Background: Many studies that describe factors affecting outcome in primary rotator cuff repair (RCR) have been published, but so far there is no review that summarizes them. This systematic review was conducted to identify prognostic factors influencing functional (clinical) outcome and radiologically proven cuff integrity after RCR.
Methods: A literature search was conducted up to July 2013 for prospective studies that describe prognostic factors affecting outcome in primary RCR. Inclusion criteria were open or arthroscopic repair of a full-thickness supraspinatus or infraspinatus tear. Included outcome measures were shoulder function and cuff integrity. Studies describing revision surgery, muscle transpositions, and subscapular or partial-thickness tears and those with retrospectively collected data were excluded, as were studies without linear or multivariate regression. The literature search resulted in 662 hits, and 12 of those studies were included in this review.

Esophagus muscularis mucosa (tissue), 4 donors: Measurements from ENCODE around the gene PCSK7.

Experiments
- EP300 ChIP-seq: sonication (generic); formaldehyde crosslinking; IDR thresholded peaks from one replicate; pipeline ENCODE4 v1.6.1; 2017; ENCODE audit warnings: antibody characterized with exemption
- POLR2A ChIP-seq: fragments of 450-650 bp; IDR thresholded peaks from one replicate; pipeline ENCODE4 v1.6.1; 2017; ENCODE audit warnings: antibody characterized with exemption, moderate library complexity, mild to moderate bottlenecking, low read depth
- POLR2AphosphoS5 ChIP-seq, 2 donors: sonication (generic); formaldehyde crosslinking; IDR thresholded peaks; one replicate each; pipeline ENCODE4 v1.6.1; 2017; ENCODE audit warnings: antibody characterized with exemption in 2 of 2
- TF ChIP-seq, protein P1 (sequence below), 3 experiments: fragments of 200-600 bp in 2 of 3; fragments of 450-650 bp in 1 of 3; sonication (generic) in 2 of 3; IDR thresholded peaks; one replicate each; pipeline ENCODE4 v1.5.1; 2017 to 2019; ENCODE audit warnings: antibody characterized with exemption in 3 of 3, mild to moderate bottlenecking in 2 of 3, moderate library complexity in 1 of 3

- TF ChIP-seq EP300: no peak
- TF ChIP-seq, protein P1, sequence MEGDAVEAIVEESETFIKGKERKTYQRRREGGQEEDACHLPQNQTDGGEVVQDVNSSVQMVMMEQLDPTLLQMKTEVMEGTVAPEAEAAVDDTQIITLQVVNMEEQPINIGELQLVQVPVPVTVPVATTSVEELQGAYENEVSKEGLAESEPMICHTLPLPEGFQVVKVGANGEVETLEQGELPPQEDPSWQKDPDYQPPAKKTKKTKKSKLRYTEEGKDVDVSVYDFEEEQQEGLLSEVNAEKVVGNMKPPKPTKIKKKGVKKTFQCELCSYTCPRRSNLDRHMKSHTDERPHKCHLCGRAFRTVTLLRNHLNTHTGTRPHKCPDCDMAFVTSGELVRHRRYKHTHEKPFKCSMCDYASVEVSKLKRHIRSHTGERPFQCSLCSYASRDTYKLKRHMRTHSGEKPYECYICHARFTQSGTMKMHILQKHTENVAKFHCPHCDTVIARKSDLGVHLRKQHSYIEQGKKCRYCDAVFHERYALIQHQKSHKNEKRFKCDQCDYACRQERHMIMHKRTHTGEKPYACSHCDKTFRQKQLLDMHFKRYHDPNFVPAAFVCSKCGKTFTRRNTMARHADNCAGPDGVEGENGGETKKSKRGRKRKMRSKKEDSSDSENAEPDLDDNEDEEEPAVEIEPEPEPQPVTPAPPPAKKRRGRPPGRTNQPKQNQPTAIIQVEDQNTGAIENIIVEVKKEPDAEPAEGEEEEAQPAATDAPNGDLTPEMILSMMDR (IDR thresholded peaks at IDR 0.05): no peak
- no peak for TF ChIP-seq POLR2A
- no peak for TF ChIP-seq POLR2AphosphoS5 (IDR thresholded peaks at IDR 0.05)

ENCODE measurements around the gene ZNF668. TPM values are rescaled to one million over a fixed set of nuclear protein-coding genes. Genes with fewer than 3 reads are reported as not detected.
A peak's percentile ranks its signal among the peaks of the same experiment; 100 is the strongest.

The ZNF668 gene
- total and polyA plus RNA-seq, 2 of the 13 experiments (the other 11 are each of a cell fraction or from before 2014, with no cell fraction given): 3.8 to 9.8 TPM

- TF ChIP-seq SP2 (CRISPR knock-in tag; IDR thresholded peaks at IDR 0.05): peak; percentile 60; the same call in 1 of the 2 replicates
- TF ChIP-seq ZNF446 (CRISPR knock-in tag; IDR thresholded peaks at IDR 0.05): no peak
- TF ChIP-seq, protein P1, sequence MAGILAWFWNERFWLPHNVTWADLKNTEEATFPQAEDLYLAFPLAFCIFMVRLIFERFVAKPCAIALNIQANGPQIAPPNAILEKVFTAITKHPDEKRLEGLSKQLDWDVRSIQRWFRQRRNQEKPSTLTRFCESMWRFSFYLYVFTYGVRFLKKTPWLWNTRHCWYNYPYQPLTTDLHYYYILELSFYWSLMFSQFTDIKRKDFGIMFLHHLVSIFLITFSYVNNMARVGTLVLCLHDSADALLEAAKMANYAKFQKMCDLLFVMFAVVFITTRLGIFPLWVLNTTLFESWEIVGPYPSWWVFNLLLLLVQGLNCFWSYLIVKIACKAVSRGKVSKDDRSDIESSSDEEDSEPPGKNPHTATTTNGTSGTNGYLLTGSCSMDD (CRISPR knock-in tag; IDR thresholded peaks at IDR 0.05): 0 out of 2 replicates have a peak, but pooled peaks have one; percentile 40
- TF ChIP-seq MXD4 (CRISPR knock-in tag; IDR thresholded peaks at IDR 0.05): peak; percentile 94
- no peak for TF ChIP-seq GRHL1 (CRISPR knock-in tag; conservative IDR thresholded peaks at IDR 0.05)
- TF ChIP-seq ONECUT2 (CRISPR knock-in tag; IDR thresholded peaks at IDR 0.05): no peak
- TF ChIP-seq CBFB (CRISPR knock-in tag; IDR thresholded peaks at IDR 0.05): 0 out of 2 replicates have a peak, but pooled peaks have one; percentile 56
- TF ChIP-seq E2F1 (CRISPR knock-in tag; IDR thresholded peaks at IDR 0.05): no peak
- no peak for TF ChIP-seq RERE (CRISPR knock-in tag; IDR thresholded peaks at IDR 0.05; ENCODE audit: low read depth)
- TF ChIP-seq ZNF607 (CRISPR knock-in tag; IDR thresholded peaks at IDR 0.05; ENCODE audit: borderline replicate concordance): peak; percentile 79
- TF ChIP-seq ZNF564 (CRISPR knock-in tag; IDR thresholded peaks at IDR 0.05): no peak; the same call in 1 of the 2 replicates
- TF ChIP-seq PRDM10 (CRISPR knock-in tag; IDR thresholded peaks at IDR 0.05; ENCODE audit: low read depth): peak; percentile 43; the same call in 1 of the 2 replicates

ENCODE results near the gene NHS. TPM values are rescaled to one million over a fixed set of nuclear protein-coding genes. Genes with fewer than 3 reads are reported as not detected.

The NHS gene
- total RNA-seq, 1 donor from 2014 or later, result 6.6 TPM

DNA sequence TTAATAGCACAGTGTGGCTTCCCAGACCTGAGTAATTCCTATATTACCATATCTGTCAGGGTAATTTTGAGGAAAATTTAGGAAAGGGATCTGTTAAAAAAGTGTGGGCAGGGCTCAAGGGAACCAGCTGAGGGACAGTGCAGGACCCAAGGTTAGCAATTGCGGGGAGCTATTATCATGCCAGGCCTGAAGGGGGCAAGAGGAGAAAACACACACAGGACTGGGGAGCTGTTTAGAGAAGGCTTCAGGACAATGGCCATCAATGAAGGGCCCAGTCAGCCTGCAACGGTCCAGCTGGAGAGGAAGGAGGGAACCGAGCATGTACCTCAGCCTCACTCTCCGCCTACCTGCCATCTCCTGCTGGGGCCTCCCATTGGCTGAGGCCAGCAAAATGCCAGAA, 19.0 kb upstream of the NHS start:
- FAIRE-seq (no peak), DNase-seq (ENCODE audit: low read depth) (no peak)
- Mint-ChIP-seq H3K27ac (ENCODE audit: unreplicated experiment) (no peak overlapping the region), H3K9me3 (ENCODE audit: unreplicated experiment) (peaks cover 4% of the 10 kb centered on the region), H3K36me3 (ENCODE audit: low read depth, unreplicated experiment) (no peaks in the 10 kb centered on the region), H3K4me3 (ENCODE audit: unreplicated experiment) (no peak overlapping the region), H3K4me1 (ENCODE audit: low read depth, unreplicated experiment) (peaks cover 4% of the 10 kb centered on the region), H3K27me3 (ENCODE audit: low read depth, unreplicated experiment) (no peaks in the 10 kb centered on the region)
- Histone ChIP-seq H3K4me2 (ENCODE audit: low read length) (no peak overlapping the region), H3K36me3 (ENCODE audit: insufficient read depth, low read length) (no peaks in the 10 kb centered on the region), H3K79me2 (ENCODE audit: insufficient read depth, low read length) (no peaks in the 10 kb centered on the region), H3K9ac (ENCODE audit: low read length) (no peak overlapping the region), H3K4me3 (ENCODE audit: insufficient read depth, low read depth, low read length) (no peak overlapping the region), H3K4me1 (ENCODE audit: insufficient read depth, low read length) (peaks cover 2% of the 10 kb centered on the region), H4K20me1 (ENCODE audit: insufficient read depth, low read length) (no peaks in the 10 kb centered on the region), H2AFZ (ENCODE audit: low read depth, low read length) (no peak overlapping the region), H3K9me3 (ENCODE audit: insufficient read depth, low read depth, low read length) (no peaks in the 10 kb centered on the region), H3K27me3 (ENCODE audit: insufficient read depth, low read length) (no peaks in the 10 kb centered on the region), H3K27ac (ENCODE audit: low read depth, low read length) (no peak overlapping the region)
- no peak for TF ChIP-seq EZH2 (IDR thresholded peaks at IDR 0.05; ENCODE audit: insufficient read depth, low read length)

Results: Moderate evidence was found for increasing age, larger tear size, and additional biceps or acromioclavicular procedures to have a negative influence on cuff integrity at follow-up as well as for Workers' Compensation Board status to have a negative influence on functional outcome after RCR. There is limited evidence that performance of an additional acromioclavicular procedure has a negative influence on functional outcome. There was insufficient evidence for other described prognostic factors.
Conclusion: Several patient-specific factors influencing functional and radiologic outcome after RCR have been identified. These factors can guide orthopedic surgeons in their decision-making process as to whether to operate on their patients.
Keywords: Prognostic factors; cuff integrity; functional outcome; rotator cuff repair; systematic review.
Copyright © 2014 Journal of Shoulder and Elbow Surgery Board of Trustees. Published by Mosby, Inc. All rights reserved.